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Derek Morgan

A programmer living in Baltimore, Maryland.

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Encoded-word Syntax

Email originated as an ASCII-only communications medium. Multipurpose Internet Mail Extensions extended email to, among many other things, display body text and header information in character sets other than ASCII. As of ​RFC 2822, this is accomplished by using encoded-word syntax defined in RFC 2047. This syntax encodes non-ASCII text as an ASCII text string as follows:



  • charset is one of the character sets registered with IANA for use with the MIME text/plain content-type
  • encoding is either the character Q or B, where B represents base64 encoding and Q represents an encoding similar to the “quoted-printable” content transfer encoding defined in ​RFC 2045
  • encoded-text is the text encoded according to the defined encoding

It is the email clients’ responsibility to take non-ASCII strings, encode them properly, and then decode them for display. Unfortunately, this does not always seem to be the case. Issues can be as simple as character sets or encodings specified in lower case (RFC 2047 specifies uppercase characters, only) to character sets that don’t correctly decode the encoded text. Several character sets are supersets of others. These larger sets should be used to decode encoded text where possible to reduce the chance of decoding errors. This GitHub issue comment lists a few of these character sets:

  • ‘big5’ should be decoded with ‘big5hkscs’
  • ‘gb2312’ should be decoded with ‘gb18030’
  • ‘ascii’ should be decoded with ‘utf-8’
  • ‘iso-8859-1’ should be decoded with ‘cp1252’

Encoding Example

The following Python code make use of the base64 and quopri modules to translate text into encoded-word syntax:

import base64, quopri

def text_to_encoded_words(text, charset, encoding):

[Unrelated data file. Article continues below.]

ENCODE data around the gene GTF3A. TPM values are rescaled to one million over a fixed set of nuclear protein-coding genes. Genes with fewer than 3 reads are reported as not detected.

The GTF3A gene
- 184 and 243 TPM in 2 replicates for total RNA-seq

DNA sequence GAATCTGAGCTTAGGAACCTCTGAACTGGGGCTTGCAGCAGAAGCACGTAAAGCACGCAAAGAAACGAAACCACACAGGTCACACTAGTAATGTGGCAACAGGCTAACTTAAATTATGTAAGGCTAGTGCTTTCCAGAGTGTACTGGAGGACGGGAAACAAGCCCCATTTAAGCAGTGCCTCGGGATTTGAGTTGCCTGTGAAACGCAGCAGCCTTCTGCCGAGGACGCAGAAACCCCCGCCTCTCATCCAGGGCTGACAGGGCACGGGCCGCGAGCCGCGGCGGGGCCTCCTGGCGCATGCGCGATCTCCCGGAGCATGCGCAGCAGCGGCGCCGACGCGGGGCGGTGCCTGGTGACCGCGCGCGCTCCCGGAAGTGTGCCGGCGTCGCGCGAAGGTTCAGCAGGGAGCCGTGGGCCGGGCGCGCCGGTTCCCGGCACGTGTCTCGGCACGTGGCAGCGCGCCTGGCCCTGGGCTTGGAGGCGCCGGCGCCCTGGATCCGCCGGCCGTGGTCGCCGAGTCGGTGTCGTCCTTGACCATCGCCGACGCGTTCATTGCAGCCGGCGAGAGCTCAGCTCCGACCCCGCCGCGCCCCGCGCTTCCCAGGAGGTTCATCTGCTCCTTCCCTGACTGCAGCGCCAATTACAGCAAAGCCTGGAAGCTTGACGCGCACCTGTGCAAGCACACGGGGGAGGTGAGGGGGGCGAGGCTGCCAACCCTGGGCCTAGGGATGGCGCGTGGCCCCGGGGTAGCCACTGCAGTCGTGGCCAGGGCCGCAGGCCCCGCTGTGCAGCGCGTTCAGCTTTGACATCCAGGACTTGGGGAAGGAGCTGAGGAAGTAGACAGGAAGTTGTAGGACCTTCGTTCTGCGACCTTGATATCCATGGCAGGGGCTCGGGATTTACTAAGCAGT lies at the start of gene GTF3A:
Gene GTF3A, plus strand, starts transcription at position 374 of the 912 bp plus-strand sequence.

text: text to be transmitted
    charset: the character set for text
    encoding: either 'q' for quoted-printable or 'b' for base64
    byte_string = text.encode(charset)
    if encoding.lower() is 'b':
        encoded_text = base64.b64encode(byte_string)
    elif encoding.lower() is 'q':
        encoded_text = quopri.encodestring(byte_string)
    return "=?{charset}?{encoding}?{encoded_text}?=".format(

Now we can encode our favorite emoji 🐎 (or more formally, the U+1F40E Unicode code point) to send it in an email:

In [1]: text_to_encoded_words('This is a horsey: \U0001F40E', "utf-8", "b")
Out[1]: '=?UTF-8?B?VGhpcyBpcyBhIGhvcnNleTog8J+Qjg==?='

In [2]: text_to_encoded_words('This is a horsey: \U0001F40E', "utf-8", "q")
Out[2]: '=?UTF-8?Q?This is a horsey: =F0=9F=90=8E?='

Note: This output is from Python 3. You will need to change "\U0001F40E" to u"\U0001F40E" to see the same results using Python 2.

Now our horse is ready to email! This output shows a benefit of using the ‘Q’ encoding for strings that are primarily composed of ASCII characters: one can read most of the message in the second output without first decoding the encoded words.

Decoding Example

def encoded_words_to_text(encoded_words):
    encoded_word_regex = r'=\?{1}(.+)\?{1}([B|Q])\?{1}(.+)\?{1}='
    charset, encoding, encoded_text = re.match(encoded_word_regex, encoded_words).groups()
    if encoding is 'B':
        byte_string = base64.b64decode(encoded_text)
    elif encoding is 'Q':
        byte_string = quopri.decodestring(encoded_text)
    return byte_string.decode(charset)

This function applies a regular expression to pull out the character set, encoding, and encoded text from the encoded words. Next, it decodes the encoded words into a byte string, using either the quopri module or base64 module as determined by the encoding. Finally, it decodes the byte string using the character set and returns the result.

Running this function on our encoded words returns the Unicode code point for our horsey:

In [3]: encoded_words_to_text('=?UTF-8?B?VGhpcyBpcyBhIGhvcnNleTog8J+Qjg==?=')
Out[3]: 'This is a horsey: \U0001f40e'

In [4]: encoded_words_to_text('=?UTF-8?Q?This is a horsey: =F0=9F=90=8E?=')
Out[4]: 'This is a horsey: \U0001f40e'

We get our original string back in this output. In addition to these functions, email headers with encoded words can be manipulated with the email.headers Python module.